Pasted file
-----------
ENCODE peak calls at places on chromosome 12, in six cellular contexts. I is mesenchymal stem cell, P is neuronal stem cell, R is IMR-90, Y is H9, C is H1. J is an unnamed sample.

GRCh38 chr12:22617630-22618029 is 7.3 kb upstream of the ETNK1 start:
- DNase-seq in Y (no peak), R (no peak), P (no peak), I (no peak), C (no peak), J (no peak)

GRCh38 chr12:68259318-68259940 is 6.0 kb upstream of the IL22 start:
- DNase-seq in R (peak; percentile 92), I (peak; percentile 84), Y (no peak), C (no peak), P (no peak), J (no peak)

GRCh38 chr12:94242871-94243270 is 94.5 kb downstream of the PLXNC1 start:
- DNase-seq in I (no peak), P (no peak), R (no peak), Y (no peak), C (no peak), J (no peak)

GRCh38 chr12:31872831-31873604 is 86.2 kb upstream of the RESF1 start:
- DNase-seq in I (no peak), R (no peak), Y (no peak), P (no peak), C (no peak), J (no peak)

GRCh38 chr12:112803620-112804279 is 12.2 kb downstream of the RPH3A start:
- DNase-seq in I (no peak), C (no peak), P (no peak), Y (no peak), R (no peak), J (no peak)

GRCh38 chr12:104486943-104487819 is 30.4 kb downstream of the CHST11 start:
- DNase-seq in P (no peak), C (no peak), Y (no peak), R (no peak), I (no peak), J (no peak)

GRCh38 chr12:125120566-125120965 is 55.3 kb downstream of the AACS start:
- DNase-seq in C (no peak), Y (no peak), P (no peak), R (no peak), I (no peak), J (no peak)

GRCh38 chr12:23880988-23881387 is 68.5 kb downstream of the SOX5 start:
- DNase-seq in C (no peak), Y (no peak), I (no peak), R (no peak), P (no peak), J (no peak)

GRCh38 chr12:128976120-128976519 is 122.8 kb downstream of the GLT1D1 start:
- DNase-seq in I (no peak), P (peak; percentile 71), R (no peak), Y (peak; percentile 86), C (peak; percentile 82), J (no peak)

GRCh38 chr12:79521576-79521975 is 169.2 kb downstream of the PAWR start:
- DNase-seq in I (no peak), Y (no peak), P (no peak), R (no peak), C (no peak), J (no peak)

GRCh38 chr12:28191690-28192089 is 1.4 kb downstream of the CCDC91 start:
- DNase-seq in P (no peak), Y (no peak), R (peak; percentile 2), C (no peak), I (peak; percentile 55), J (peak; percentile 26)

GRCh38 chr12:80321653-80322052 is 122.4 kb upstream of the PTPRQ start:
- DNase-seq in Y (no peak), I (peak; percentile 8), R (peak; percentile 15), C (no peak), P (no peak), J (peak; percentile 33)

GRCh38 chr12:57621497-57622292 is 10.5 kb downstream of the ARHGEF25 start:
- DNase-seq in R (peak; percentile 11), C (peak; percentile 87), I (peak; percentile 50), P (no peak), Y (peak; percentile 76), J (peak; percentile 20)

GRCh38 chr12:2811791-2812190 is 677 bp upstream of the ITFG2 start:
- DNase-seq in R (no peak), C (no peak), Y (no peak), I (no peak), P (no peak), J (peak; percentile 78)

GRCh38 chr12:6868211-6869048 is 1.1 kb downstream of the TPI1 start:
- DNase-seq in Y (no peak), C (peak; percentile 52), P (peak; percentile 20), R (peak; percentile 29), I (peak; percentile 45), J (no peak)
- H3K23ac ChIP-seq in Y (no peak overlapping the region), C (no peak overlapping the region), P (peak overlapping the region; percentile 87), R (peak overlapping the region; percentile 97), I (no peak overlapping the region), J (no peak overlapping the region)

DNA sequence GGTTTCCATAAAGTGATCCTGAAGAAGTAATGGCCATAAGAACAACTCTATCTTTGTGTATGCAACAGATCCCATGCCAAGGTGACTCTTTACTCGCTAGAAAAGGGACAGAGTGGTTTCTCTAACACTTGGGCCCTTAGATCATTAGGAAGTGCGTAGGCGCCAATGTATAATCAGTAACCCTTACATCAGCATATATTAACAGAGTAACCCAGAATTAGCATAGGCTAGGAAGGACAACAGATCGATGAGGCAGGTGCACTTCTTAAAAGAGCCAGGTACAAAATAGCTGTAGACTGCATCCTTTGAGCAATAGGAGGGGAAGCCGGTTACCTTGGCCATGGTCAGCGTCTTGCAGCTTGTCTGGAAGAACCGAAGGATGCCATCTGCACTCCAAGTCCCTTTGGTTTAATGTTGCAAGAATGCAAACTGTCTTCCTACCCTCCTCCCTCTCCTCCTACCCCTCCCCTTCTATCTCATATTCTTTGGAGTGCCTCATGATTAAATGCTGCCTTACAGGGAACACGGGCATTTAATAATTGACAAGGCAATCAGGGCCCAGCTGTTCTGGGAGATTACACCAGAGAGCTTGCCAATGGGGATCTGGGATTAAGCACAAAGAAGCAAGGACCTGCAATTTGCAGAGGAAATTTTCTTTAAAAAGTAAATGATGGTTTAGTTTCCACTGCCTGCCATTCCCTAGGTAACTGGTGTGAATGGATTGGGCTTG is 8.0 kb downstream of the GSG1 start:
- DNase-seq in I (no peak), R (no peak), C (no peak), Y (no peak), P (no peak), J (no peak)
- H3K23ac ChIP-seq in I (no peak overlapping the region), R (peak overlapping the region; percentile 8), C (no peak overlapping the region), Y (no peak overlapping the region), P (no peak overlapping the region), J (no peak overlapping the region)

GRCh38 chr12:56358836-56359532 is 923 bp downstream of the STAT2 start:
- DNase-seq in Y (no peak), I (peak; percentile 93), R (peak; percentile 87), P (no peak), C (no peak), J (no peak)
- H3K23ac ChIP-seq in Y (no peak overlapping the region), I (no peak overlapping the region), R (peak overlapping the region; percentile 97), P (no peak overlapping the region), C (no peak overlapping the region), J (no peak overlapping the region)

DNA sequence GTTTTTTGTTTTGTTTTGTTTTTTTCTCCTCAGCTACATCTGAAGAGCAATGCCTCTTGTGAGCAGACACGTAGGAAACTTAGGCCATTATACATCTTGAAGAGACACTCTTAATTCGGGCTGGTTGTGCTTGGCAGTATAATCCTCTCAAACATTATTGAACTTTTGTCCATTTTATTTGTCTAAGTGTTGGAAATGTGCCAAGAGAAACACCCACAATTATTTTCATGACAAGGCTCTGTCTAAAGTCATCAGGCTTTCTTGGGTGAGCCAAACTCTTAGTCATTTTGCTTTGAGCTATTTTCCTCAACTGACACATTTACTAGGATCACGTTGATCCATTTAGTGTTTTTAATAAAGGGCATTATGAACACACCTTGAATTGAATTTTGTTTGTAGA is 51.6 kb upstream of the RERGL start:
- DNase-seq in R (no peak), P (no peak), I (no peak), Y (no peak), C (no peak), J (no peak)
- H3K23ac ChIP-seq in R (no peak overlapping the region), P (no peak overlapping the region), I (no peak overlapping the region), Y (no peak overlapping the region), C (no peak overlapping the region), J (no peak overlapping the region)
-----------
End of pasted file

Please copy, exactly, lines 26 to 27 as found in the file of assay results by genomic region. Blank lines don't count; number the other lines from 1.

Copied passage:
GRCh38 chr12:57621497-57622292 is 10.5 kb downstream of the ARHGEF25 start:
- DNase-seq in R (peak; percentile 11), C (peak; percentile 87), I (peak; percentile 50), P (no peak), Y (peak; percentile 76), J (peak; percentile 20)